College Applications

I applied to college in 2016 for the Fall 2017 semester, but I also had the chance to observe my brother applying to college in 2018, and my sister's college search (she will apply in 2021). Here I compiled some perspectives on the process. If you are concerned about my credentials, I will discuss them at the very bottom**.

  • Act early and plan in advance so you don't end up panicking.
When I was not accepted to my dream school (The University of Chicago) in December of 2017, which was all I could think about before, I panicked and ended up filling out about 7 additional regular cycle applications. But because you are often considered for the best scholarships only if you apply "early action" (not to be confused with "early decision", where you commit to a school if you are accepted), or before a certain deadline in the fall, I ended up really considering none of the schools I applied to in this second cycle.

Therefore, I recommend focusing just on the first deadline your school might have. This may be called "early action" deadline, or if your school has a rolling (i.e. continuous) application process, where you can submit whenever and receive an answer several weeks later, I would focus on the first deadline for the most prestigious scholarships.
  • Think realistically and apply to schools strategically. 
You should be applying to all schools early or before any scholarship deadlines (so ideally you should be done by December), but how do you know what schools to apply to? Be honest about your expectations, priorities, financial and family situation.
    • Do you find it important to stay close to family and how often will you want to come home during the semester?
If you're going to be home every few weeks (which is totally okay), maybe it makes sense to choose a school only a few hours away from home instead of having to consider flight or high gas costs, as well as the time it will take you to go home.
    • How much can you and/or your family afford to spend on college or are willing to take out in loans?
Your FAFSA application will tell you your EFC, or Estimated Family Contribution, which will affect how much "free money" you'll get from the government. Consider smaller schools with great scholarships programs.
    • What are you interested in now and what could you be potentially interested in besides this?
If you are dead-set on a particular program, by all means, consider only that program at various schools. But if you are less certain, make sure the schools you consider have multiple things you are interested in - a particular major can turn out to be different than expected, and it's usually better to change majors instead of transferring schools entirely. For example, not all schools (even large state schools) offer engineering programs, so if this is a potential interest of yours, make sure its offered where you apply.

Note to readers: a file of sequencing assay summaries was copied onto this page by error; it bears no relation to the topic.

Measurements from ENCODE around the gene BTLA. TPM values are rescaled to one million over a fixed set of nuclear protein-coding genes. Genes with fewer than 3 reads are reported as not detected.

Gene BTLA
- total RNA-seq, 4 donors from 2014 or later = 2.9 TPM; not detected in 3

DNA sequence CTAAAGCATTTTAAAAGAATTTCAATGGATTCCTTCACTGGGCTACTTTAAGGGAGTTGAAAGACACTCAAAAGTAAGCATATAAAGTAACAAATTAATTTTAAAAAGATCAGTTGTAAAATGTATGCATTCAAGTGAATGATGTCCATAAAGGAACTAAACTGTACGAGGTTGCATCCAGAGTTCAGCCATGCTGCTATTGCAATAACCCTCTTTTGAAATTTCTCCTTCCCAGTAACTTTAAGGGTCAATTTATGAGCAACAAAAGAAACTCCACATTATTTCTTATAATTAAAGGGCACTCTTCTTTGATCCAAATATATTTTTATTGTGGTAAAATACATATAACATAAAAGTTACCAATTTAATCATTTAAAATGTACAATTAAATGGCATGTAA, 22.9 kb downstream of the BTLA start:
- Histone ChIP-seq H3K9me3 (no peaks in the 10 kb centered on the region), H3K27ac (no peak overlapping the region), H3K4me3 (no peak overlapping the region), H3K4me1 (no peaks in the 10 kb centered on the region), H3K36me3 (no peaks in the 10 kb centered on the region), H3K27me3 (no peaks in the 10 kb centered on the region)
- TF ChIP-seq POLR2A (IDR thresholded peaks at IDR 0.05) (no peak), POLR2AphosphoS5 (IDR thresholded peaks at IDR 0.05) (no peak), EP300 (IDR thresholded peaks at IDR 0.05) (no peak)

• What are your chances of getting in?
There are lots of programs for high schoolers that might tell you the chances of getting into a particular school, but often a quick internet search or word of mouth will tell you the same thing. Categorize schools into three groups: 'a bit of a reach', 'on par with my academic performance', 'definitely will get in'. Apply to only a few schools in each category. I think the magic number is 6: 2 of each category. Applying to this number instead of many more will help you save money on application fees and time that you would have spent on essays that you would rather use to do anything else. Also, you will be much more motivated to produce only 6 quality applications, instead of 10 or 12.
    • Small school or big school?
Larger schools tend to offer more opportunities (i.e. more clubs, sororities, majors) and have more money for their programs, although this isn't always the case. However, you can be easily overwhelmed, and you will have a lot more competition for these exact same opportunities). At a smaller school, there might be less programs or student organizations, but you can often do many more different things at once, and it is easier to stand out of the crowd if you work hard, because that crowd is, well, smaller.

Choosing a Roommate

Choosing a roommate can be very daunting, and involves putting yourself out there (you will probably face rejection, but that's more than okay, as I will explain).

First, I would like to rank ways in which incoming college freshmen might find a roommate - I have listed these in order of most to least common based on my experience and those of my friends:
  • Through a college roommate finder.
This is a roommate-finding portal offered through your university, that resembles the most basic form of online dating. You will probably be asked to create a profile, and write a few sentences about yourself, and will likely fill out a questionnaire about your habits (when you get up, when you go to sleep, what times you study, how clean you are, etc.).

Then, you will be able to view others' profiles - often an algorithm tells you how their answers matched up to yours. You can message them too! Don't lose hope when someone that looks like a great fit for you does not respond, or has already found someone. If they ignore you, you now know they aren't right as a roommate, and if they have found someone but you get along well, this doesn't mean you can't hang out when you get to campus. Keep looking!

Keep in mind that this feature is only available to students who have already committed to the university. So if you decide super early, there will be less people in the portal, but you might also have people with a similar "early bird" attitude. Also, my university gave students who registered in the portal earlier or committed earlier first choice for rooms, which can be a real benefit of being ahead of the game. Don't let this stress you out though! If you're not sure about a college, it is always better to take your time to make sure you are happy with your decision.
  • Through a college-centered social media page.